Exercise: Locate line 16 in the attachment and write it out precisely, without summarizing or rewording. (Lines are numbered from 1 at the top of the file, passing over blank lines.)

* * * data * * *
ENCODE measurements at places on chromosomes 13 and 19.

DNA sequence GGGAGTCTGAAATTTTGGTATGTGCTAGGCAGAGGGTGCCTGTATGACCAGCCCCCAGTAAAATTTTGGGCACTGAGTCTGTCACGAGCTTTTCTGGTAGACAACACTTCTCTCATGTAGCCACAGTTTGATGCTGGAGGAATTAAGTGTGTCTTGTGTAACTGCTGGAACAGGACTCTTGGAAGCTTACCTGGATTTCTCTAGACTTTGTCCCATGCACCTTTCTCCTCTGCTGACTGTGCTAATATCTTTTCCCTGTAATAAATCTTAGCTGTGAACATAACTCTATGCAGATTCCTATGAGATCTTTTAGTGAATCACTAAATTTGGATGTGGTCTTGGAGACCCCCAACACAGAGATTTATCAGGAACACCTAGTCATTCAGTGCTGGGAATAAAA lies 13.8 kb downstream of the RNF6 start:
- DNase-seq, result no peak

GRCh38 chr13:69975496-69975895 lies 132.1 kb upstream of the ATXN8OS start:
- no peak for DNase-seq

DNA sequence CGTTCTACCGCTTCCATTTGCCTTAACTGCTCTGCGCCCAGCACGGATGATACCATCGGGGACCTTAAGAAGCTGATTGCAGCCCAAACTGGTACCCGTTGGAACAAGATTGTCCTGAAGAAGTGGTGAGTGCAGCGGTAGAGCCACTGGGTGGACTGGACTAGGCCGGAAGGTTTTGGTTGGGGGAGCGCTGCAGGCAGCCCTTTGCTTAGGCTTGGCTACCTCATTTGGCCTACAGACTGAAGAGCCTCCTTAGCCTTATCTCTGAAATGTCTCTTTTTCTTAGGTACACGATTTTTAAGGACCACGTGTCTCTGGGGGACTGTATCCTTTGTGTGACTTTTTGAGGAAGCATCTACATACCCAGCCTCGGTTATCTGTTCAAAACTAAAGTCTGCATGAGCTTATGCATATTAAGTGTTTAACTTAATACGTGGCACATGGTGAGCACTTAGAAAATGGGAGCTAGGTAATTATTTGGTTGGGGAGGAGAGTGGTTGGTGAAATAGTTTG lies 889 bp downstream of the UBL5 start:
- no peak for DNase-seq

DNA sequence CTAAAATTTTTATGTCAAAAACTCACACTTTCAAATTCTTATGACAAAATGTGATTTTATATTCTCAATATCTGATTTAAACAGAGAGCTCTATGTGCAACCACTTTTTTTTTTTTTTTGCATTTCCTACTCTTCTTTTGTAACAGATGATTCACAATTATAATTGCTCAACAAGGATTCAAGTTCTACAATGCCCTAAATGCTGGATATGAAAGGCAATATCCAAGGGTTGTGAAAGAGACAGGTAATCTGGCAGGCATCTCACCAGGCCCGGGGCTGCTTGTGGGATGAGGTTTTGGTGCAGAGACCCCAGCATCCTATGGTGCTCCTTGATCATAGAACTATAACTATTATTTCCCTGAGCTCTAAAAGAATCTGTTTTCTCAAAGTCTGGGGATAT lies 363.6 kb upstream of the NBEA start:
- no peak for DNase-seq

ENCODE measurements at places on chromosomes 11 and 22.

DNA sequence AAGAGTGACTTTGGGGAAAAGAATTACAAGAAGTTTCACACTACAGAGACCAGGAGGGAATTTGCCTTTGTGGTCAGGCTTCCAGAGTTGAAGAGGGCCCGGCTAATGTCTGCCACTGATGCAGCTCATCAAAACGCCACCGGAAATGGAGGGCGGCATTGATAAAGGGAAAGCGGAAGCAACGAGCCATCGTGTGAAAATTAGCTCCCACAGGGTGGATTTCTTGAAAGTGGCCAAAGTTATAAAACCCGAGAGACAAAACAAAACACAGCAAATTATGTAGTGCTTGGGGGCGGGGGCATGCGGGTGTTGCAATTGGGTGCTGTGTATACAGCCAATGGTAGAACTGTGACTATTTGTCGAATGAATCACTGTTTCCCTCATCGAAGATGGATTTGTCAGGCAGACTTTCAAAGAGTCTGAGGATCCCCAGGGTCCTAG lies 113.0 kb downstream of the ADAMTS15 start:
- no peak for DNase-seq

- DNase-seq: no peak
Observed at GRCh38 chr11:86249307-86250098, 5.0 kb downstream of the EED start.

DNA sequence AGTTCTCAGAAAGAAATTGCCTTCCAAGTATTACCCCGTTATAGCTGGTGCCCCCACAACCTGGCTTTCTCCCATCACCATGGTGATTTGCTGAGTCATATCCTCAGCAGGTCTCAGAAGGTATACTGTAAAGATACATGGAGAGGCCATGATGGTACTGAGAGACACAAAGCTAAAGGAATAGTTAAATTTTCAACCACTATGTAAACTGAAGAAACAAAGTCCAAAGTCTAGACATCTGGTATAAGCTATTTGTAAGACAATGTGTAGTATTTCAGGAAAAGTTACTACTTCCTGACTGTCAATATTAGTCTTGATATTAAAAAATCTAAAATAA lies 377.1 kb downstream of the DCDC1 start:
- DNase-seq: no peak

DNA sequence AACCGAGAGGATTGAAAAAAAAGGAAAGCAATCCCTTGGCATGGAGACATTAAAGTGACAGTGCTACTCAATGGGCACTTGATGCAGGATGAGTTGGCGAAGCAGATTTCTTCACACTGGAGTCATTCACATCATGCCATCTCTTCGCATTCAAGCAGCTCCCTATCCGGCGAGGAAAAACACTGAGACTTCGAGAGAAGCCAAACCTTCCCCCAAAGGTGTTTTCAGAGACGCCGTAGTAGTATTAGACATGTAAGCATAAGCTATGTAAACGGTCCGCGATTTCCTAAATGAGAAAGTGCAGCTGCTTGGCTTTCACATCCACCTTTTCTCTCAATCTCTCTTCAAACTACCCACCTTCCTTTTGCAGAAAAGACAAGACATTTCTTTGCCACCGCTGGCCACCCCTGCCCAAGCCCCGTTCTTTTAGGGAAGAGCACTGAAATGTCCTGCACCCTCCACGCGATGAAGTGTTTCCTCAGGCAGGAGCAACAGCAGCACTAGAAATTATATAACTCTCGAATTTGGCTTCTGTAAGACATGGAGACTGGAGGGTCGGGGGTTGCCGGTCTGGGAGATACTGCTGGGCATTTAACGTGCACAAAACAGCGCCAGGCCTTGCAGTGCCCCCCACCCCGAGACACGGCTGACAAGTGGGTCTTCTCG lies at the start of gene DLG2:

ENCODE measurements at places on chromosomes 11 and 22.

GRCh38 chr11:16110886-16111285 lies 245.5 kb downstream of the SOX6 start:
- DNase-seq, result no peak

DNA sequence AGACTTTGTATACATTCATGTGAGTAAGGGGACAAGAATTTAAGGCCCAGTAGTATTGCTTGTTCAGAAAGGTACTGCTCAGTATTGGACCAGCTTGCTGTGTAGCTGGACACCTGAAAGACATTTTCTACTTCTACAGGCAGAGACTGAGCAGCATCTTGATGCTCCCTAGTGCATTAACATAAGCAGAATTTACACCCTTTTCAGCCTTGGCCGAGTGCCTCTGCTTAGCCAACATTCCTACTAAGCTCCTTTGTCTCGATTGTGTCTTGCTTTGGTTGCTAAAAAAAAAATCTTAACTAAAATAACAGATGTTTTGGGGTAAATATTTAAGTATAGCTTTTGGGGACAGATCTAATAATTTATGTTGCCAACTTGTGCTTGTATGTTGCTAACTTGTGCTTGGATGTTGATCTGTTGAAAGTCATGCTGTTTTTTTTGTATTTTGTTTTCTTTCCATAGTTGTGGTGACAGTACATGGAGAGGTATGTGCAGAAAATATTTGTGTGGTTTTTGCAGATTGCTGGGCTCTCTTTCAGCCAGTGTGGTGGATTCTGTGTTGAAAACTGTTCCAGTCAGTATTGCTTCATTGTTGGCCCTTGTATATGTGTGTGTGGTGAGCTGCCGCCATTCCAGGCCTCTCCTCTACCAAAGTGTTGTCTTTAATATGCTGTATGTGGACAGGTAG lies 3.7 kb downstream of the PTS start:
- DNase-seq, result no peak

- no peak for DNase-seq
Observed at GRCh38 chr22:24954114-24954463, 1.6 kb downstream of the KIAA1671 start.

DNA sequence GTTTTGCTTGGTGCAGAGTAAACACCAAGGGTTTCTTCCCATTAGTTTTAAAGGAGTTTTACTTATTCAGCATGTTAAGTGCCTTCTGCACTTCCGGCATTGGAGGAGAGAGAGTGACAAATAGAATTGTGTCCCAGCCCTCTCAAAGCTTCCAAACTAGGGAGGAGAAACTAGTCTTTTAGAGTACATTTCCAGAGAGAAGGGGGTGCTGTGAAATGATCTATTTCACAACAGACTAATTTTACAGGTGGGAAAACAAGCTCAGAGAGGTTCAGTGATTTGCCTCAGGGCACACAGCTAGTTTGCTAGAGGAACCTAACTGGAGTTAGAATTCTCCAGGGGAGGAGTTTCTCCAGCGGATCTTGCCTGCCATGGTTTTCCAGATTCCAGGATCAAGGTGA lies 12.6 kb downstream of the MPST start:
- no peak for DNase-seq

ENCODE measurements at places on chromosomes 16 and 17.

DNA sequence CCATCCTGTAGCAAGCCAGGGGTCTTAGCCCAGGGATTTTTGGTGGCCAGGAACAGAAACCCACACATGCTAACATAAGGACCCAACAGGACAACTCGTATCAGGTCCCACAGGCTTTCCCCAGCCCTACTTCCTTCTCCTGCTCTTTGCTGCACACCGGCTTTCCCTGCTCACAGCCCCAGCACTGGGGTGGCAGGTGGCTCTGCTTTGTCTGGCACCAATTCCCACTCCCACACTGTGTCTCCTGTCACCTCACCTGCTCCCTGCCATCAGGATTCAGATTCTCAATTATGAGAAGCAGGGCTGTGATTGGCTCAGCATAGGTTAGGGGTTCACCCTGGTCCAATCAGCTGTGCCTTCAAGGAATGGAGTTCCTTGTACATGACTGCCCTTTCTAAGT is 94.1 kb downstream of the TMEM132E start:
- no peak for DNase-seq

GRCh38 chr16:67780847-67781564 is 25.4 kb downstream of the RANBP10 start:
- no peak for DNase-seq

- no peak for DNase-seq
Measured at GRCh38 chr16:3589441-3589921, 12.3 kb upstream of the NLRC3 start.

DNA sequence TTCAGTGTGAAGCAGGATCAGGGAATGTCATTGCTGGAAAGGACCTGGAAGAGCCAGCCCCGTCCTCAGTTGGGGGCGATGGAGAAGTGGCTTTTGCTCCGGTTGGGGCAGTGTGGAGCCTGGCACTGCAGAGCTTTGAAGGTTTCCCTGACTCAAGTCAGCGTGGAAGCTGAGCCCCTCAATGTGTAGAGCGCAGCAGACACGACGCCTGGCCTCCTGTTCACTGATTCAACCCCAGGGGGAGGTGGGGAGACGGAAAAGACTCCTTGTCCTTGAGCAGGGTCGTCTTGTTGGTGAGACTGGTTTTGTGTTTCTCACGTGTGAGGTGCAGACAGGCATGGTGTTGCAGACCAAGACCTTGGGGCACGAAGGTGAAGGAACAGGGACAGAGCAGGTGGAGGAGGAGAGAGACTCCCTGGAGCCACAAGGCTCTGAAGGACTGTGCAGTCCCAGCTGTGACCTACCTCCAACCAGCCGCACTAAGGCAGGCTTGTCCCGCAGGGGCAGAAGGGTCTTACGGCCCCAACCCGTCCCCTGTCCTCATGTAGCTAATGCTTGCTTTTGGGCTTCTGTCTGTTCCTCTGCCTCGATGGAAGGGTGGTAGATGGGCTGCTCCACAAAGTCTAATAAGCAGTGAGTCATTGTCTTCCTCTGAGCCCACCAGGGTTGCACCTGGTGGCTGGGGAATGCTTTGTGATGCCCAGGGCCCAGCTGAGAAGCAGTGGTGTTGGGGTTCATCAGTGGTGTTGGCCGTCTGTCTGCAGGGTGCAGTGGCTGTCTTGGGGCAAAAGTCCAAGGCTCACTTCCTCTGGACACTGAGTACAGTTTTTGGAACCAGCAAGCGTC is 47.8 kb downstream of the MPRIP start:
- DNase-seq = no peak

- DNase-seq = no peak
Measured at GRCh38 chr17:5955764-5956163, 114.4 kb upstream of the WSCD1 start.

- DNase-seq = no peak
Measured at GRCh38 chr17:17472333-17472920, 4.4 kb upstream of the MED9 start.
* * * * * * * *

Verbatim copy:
- DNase-seq: no peak